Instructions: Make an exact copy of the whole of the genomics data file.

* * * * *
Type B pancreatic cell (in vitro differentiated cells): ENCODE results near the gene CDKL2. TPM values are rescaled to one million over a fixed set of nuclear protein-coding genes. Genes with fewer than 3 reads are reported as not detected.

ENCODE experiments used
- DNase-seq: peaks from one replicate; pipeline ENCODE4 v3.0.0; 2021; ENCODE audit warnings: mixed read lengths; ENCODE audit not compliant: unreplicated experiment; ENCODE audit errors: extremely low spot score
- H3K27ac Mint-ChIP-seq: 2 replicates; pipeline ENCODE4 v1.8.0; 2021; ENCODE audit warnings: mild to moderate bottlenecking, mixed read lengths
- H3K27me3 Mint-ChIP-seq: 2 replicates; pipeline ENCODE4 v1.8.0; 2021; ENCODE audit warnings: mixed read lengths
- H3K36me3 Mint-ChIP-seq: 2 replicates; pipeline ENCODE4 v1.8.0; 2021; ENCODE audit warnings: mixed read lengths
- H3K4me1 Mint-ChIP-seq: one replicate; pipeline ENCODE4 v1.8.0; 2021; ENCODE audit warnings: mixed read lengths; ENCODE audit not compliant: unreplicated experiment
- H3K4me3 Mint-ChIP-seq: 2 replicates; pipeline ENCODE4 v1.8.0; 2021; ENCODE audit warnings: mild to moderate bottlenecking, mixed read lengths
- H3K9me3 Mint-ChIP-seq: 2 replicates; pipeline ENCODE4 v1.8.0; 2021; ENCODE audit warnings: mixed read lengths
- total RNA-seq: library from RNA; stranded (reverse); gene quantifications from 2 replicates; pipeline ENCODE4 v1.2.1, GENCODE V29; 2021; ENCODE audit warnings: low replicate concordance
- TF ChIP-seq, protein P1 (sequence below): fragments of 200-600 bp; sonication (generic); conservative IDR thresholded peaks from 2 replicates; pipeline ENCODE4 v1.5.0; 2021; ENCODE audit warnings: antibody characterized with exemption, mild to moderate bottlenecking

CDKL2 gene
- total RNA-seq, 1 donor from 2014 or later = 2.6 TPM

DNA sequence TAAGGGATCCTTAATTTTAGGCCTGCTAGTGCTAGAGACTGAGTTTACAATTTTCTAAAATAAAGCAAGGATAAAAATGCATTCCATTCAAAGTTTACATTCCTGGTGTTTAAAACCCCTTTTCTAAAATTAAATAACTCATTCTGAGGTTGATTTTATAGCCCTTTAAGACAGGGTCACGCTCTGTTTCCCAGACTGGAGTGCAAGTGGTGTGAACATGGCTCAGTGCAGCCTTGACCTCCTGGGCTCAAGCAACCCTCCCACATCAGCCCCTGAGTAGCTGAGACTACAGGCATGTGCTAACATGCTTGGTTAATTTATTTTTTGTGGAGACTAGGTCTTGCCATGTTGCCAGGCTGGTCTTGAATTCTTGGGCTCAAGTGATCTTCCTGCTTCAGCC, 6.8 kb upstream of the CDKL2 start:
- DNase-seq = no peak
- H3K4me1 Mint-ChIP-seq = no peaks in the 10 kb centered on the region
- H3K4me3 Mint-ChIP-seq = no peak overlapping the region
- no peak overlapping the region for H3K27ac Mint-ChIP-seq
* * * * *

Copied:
Type B pancreatic cell (in vitro differentiated cells): ENCODE results near the gene CDKL2. TPM values are rescaled to one million over a fixed set of nuclear protein-coding genes. Genes with fewer than 3 reads are reported as not detected.

ENCODE experiments used
- DNase-seq: peaks from one replicate; pipeline ENCODE4 v3.0.0; 2021; ENCODE audit warnings: mixed read lengths; ENCODE audit not compliant: unreplicated experiment; ENCODE audit errors: extremely low spot score
- H3K27ac Mint-ChIP-seq: 2 replicates; pipeline ENCODE4 v1.8.0; 2021; ENCODE audit warnings: mild to moderate bottlenecking, mixed read lengths
- H3K27me3 Mint-ChIP-seq: 2 replicates; pipeline ENCODE4 v1.8.0; 2021; ENCODE audit warnings: mixed read lengths
- H3K36me3 Mint-ChIP-seq: 2 replicates; pipeline ENCODE4 v1.8.0; 2021; ENCODE audit warnings: mixed read lengths
- H3K4me1 Mint-ChIP-seq: one replicate; pipeline ENCODE4 v1.8.0; 2021; ENCODE audit warnings: mixed read lengths; ENCODE audit not compliant: unreplicated experiment
- H3K4me3 Mint-ChIP-seq: 2 replicates; pipeline ENCODE4 v1.8.0; 2021; ENCODE audit warnings: mild to moderate bottlenecking, mixed read lengths
- H3K9me3 Mint-ChIP-seq: 2 replicates; pipeline ENCODE4 v1.8.0; 2021; ENCODE audit warnings: mixed read lengths
- total RNA-seq: library from RNA; stranded (reverse); gene quantifications from 2 replicates; pipeline ENCODE4 v1.2.1, GENCODE V29; 2021; ENCODE audit warnings: low replicate concordance
- TF ChIP-seq, protein P1 (sequence below): fragments of 200-600 bp; sonication (generic); conservative IDR thresholded peaks from 2 replicates; pipeline ENCODE4 v1.5.0; 2021; ENCODE audit warnings: antibody characterized with exemption, mild to moderate bottlenecking

CDKL2 gene
- total RNA-seq, 1 donor from 2014 or later = 2.6 TPM

DNA sequence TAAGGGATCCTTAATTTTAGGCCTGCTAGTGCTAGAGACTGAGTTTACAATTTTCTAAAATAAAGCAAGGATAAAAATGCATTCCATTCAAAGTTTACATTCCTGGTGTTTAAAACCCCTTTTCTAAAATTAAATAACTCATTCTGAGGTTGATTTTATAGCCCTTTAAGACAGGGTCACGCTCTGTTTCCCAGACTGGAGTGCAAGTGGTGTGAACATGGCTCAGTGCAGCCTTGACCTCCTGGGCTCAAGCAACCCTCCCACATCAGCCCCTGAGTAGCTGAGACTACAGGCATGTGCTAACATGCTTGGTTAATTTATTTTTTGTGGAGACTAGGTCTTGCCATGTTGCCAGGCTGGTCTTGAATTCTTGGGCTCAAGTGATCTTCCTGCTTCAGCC, 6.8 kb upstream of the CDKL2 start:
- DNase-seq = no peak
- H3K4me1 Mint-ChIP-seq = no peaks in the 10 kb centered on the region
- H3K4me3 Mint-ChIP-seq = no peak overlapping the region
- no peak overlapping the region for H3K27ac Mint-ChIP-seq